A post shared by Barry's (@barrys) on Mar 16, 2020 at 7:47pm PDT

The intense cult-favorite fitness class is offering free daily workouts on Instagram Live twice a day.

The New York-based fitness studio is holding free daily classes via Instagram Live, with no home equipment required.

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The Best At-Home Workouts to Try in Social Isolation - Observer

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April 1st, 2020 at 4:44 pm

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Coronavirus: Perform These 14 Yoga Asanas and Stand United with PM Narendra Modi in Fighting This Pandemic – Entrepreneur

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Yoga has always been India's way to perform fitness for ages. Its lockdown time and Prime Minister Narendra Modi is here for the rescue

March 30, 2020 3 min read

You're reading Entrepreneur India, an international franchise of Entrepreneur Media.

For ages, Yoga has been India's way of life. It's a mix of physical, mental, and spiritual practices or disciplines that keep you strong in every sense. With Covid-19 cases increasing every single day, its time to get active and take self-responsibility.

The fitter you are, the better is your immunity. While what you eat plays an essential role, physical activity/ workout holds the utmost importance.

Talking about the same was Prime Minister Narendra Modi who on Monday shared fitness routine and also requested people to perform yoga to remain fit during the lockdown.

He tweeted about his fitness routine and said, "During yesterday's Mann ki Baat, someone asked me about my fitness routine during this time. Hence, I thought of sharing these Yoga videos. I hope you also begin practicing Yoga regularly."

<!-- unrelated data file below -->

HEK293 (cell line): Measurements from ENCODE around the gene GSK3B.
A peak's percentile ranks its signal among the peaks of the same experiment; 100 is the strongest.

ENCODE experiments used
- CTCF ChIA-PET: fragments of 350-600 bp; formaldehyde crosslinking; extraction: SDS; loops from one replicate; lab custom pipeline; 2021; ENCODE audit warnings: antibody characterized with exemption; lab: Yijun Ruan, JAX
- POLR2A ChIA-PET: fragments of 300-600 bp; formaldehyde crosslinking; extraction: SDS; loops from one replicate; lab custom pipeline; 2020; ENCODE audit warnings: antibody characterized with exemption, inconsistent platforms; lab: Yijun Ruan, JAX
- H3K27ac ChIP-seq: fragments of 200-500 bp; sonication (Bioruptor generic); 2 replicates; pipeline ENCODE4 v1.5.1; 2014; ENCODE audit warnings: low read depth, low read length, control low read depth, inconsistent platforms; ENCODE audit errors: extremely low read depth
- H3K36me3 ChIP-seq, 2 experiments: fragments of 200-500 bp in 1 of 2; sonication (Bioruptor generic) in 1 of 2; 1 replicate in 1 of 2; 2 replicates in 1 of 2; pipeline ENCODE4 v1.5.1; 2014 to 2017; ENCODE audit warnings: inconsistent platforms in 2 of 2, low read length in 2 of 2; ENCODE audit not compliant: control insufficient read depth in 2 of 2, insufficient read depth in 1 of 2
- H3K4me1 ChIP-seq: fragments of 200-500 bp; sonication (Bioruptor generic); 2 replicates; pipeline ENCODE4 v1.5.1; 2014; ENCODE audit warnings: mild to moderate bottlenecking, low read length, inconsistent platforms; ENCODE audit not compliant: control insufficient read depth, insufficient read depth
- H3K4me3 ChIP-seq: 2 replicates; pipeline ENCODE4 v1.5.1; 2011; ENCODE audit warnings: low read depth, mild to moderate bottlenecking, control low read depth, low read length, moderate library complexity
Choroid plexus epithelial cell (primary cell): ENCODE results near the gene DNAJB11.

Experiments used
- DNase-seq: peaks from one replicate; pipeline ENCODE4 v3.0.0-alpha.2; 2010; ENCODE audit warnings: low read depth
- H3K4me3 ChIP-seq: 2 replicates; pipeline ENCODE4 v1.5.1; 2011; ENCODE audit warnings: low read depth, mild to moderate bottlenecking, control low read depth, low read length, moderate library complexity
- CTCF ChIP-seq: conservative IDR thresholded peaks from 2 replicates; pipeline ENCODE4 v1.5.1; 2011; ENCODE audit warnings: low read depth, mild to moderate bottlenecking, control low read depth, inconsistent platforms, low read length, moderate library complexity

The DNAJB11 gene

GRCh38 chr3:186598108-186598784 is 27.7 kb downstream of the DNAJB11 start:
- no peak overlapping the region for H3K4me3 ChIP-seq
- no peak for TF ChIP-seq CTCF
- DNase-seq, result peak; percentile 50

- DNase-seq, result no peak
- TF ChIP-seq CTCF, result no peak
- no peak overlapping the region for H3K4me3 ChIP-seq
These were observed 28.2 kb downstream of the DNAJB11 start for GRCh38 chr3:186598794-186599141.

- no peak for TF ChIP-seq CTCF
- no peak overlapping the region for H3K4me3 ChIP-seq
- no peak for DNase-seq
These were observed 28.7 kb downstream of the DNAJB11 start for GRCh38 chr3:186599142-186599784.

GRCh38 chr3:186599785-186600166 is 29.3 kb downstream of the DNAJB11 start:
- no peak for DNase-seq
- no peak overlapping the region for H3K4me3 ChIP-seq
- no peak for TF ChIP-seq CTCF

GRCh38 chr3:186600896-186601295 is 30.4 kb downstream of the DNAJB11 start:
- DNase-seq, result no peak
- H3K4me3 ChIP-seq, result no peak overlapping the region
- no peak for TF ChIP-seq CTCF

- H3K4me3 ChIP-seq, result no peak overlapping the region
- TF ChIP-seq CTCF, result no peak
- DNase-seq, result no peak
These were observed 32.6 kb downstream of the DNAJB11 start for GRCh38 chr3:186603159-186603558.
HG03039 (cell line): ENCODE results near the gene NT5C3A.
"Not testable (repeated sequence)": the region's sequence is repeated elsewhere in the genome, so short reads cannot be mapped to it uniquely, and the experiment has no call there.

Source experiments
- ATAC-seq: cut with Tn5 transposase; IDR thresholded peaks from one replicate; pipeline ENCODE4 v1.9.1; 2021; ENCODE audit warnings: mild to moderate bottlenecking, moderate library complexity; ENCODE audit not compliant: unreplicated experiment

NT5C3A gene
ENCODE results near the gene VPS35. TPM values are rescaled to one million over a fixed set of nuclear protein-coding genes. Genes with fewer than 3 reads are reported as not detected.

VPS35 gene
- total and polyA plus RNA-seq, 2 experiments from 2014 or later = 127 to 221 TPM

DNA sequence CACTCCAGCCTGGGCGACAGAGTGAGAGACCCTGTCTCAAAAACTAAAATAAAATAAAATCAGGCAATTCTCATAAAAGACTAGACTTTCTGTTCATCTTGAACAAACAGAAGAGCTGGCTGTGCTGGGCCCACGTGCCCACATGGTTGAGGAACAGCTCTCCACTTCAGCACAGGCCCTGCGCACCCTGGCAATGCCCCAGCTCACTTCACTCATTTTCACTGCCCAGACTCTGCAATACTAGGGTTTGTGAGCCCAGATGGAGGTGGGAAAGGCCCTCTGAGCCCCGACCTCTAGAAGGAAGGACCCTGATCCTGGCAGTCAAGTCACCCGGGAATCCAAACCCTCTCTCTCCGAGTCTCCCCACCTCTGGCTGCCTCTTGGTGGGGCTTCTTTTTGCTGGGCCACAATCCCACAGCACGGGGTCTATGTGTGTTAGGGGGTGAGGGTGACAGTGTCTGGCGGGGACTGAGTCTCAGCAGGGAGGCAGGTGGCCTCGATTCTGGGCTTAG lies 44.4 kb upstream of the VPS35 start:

Prime Minister Modi took this to Twitter and tweeted, "The Yoga videos are available in different languages. Do have a look. Happy Yoga practicing..."

The videos bring out his playful side where he can be seen performing different yoga asanas. You have a pool of 17 videos which gives you an in-depth knowledge about 14 asanas. From Vrikshasana, Ardha Chakrasana, Padahastasana, Bhadrasan, Ustrasana, Trikonasana, Tadassana to Bhujangasana, Shalabhasana, Pawanmuktasana, Vajrasana, Vakrasana, Shashankasana, and Setubandhasana.

Everyone is aware that he is an ardent yoga follower. While sharing the video he wrote, "I am neither a fitness expert nor a medical expert. Practicing Yoga has been an integral part of my life for many years and I have found it beneficial."

At the time of this crisis, yoga can be a great source to keep you safe, healthy and fit. He has also asked people to share their fitness mantra.

"I am sure many of you also have other ways of remaining fit, which you also must share with others," he said.

The fitness channel is available in 12 Indian and 12 foreign languages, making it accessible to everyone around the globe.

While you might be following your fitness routine, awaken the yogi inside you and practice this ancient, spiritual and ascetic discipline for a better life.

Also Read:

Coronavirus Preventions: 6 Practical Tips to Follow Without Shutting off Yourself from the World

Coronavirus: 6 Nutrition, Vitamins & Supplements Tips to Strengthen Your Immunity

Coronavirus: 20 Do's and Don'ts To Stay Safe, Fit & Healthy

Coronavirus: 6 Workouts You Can Do At Home To Stay In Good Shape

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Coronavirus: Perform These 14 Yoga Asanas and Stand United with PM Narendra Modi in Fighting This Pandemic - Entrepreneur